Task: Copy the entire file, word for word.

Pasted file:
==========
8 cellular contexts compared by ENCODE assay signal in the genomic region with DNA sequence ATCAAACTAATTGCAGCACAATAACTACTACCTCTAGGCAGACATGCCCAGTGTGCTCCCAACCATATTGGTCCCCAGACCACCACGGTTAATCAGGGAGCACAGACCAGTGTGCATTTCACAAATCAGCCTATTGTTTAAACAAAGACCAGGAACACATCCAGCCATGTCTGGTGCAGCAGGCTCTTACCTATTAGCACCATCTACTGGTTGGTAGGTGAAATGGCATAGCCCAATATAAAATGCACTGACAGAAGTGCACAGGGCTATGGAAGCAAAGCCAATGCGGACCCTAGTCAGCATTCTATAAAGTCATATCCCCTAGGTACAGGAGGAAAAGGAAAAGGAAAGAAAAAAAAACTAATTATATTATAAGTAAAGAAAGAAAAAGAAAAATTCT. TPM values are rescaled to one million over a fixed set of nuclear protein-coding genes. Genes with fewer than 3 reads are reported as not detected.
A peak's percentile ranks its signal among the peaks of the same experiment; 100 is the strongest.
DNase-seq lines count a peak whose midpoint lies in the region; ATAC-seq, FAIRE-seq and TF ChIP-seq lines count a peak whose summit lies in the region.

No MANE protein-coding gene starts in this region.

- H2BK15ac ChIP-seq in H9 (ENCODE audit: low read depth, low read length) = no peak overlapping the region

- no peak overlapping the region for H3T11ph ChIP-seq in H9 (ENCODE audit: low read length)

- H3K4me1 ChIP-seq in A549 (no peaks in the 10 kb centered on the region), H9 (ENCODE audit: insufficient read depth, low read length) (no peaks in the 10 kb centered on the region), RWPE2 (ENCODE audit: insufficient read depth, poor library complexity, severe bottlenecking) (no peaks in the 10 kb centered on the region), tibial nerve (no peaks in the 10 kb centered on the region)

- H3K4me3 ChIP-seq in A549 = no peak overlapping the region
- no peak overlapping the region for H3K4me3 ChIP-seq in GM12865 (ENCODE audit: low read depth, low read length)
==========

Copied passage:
8 cellular contexts compared by ENCODE assay signal in the genomic region with DNA sequence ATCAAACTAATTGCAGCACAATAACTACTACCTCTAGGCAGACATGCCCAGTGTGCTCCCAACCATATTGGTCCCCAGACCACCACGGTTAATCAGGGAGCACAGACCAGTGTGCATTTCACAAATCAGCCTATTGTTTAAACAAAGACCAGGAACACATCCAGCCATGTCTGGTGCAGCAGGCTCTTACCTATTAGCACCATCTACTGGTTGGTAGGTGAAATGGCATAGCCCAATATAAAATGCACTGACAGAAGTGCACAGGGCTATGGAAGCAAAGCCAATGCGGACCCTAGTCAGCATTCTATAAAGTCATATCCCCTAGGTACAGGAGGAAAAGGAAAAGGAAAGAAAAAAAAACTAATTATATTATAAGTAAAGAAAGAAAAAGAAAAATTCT. TPM values are rescaled to one million over a fixed set of nuclear protein-coding genes. Genes with fewer than 3 reads are reported as not detected.
A peak's percentile ranks its signal among the peaks of the same experiment; 100 is the strongest.
DNase-seq lines count a peak whose midpoint lies in the region; ATAC-seq, FAIRE-seq and TF ChIP-seq lines count a peak whose summit lies in the region.

No MANE protein-coding gene starts in this region.

- H2BK15ac ChIP-seq in H9 (ENCODE audit: low read depth, low read length) = no peak overlapping the region

- no peak overlapping the region for H3T11ph ChIP-seq in H9 (ENCODE audit: low read length)

- H3K4me1 ChIP-seq in A549 (no peaks in the 10 kb centered on the region), H9 (ENCODE audit: insufficient read depth, low read length) (no peaks in the 10 kb centered on the region), RWPE2 (ENCODE audit: insufficient read depth, poor library complexity, severe bottlenecking) (no peaks in the 10 kb centered on the region), tibial nerve (no peaks in the 10 kb centered on the region)

- H3K4me3 ChIP-seq in A549 = no peak overlapping the region
- no peak overlapping the region for H3K4me3 ChIP-seq in GM12865 (ENCODE audit: low read depth, low read length)